Findings from the Commonwealth Fund Affordable Care Act Tracking Survey, February–March 2018
Tuesday, May 1, 2018
About 4 million working-age people have lost insurance coverage since 2016
The uninsured rates among lower-income adults rose from 20.9 percent in 2016 to 25.7 percent in March 2018
The marked gains in health insurance coverage made since the passage of the Affordable Care Act (ACA) in 2010 are beginning to reverse, according to new findings from the latest Commonwealth Fund ACA Tracking Survey. The coverage declines are likely the result of two major factors: 1) lack of federal legislative actions to improve specific weaknesses in the ACA and 2) actions by the current administration that have exacerbated those weaknesses. These include the administration’s deep cuts in advertising and outreach during the marketplace open-enrollment periods, a shorter open enrollment period, and other actions that collectively may have left people with a general sense of confusion about the status of the law. Signs point to further erosion of insurance coverage in 2019: the repeal of the individual mandate penalty included in the 2017 tax law, recent actions to increase the availability of insurance policies that don’t comply with ACA minimum benefit standards, and support for Medicaid work requirements.
In this post, and another soon to follow, we will look at people’s recent experiences with their insurance coverage and the affordability of their health insurance and health care.1 The ACA Tracking Survey is a nationally representative telephone survey conducted by SSRS that tracks coverage rates among 19-to-64-year-olds and has focused in particular on the experiences of adults who have gained coverage through the marketplaces and Medicaid. The latest wave of the survey was conducted between February and March 2018. Forthcoming results from large federal surveys like the National Health Interview Survey will shed more light on the trends our survey has identified.2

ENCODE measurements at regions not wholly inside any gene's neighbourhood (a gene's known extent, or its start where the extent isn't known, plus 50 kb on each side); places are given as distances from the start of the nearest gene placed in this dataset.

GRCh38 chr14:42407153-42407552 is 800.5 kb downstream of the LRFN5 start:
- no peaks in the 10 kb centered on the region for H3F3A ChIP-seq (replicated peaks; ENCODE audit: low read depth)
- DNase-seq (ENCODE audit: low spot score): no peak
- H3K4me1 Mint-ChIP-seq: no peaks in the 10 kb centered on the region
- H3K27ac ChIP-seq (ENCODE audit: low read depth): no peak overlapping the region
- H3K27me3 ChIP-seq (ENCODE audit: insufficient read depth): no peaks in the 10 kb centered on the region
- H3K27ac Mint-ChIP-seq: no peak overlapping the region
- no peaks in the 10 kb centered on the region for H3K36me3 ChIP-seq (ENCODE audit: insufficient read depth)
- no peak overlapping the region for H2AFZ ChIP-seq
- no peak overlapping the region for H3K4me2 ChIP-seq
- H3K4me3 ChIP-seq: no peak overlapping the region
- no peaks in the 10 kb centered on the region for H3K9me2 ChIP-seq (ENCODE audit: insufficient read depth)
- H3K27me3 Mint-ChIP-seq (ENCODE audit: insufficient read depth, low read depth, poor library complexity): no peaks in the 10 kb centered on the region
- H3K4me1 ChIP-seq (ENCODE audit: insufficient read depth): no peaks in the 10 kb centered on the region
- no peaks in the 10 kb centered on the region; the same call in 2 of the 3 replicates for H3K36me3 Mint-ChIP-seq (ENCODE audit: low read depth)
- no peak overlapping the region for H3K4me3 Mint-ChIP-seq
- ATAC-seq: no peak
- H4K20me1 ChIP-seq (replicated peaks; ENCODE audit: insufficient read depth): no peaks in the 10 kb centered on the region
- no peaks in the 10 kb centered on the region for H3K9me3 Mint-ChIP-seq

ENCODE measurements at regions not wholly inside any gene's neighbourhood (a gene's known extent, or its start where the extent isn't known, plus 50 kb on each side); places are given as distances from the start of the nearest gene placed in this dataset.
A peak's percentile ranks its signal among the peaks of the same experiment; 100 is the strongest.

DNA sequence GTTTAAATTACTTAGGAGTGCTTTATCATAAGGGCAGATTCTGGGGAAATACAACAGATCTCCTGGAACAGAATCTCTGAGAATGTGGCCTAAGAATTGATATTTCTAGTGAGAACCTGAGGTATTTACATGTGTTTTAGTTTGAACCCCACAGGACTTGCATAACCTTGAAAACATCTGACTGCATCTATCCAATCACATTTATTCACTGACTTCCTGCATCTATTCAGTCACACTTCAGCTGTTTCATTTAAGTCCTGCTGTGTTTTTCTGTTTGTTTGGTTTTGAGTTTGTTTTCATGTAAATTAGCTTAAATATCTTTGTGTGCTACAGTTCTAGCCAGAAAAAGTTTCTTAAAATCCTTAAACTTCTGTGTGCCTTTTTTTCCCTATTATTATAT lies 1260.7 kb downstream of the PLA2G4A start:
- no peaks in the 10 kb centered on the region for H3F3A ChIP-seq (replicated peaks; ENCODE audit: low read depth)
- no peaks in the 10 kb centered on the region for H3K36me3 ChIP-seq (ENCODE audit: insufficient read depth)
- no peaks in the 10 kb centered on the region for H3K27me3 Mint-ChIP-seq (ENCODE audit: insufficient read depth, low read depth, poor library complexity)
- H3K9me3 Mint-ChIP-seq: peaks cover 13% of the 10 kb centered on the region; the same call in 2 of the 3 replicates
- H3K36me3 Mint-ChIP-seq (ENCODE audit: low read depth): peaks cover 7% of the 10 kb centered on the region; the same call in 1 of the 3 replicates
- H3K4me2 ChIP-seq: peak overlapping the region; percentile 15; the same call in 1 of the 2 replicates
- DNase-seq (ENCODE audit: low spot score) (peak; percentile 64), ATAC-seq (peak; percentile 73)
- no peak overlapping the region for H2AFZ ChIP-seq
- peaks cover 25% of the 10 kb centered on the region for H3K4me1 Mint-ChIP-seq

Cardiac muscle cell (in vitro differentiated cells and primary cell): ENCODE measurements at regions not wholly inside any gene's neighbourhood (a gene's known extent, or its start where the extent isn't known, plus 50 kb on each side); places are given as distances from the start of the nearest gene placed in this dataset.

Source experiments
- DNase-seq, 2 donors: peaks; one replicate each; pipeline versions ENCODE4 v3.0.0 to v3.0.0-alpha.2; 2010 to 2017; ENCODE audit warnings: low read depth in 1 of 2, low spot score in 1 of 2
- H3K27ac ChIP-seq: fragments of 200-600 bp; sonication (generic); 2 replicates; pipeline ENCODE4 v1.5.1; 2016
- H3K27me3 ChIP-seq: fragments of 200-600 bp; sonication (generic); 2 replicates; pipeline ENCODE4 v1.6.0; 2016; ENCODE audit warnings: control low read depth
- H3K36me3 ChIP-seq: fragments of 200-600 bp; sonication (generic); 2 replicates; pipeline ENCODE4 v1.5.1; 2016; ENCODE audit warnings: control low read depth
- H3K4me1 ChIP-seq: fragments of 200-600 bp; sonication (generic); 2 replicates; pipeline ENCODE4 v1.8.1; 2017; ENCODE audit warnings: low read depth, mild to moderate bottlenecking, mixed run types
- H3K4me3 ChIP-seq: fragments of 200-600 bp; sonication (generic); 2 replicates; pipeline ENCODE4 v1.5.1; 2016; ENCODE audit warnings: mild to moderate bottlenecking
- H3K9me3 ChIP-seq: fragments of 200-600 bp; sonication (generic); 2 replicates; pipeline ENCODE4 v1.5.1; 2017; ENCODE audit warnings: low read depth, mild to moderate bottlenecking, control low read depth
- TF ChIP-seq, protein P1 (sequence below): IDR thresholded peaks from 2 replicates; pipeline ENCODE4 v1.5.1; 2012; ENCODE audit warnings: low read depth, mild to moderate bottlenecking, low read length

Uninsured Rate Among Working-Age Adults Is Up Significantly Since 2016
The uninsured rate among working-age people — that is, those who are between 19 and 64 — is at 15.5 percent, up from 12.7 percent in 2016, meaning an estimated 4 million people lost coverage (Tables 1 and 2). Rates were up significantly compared with 2016 among adults with lower incomes — those living in households earning less than 250 percent of poverty (about $30,000 for an individual and $61,000 for a family of four).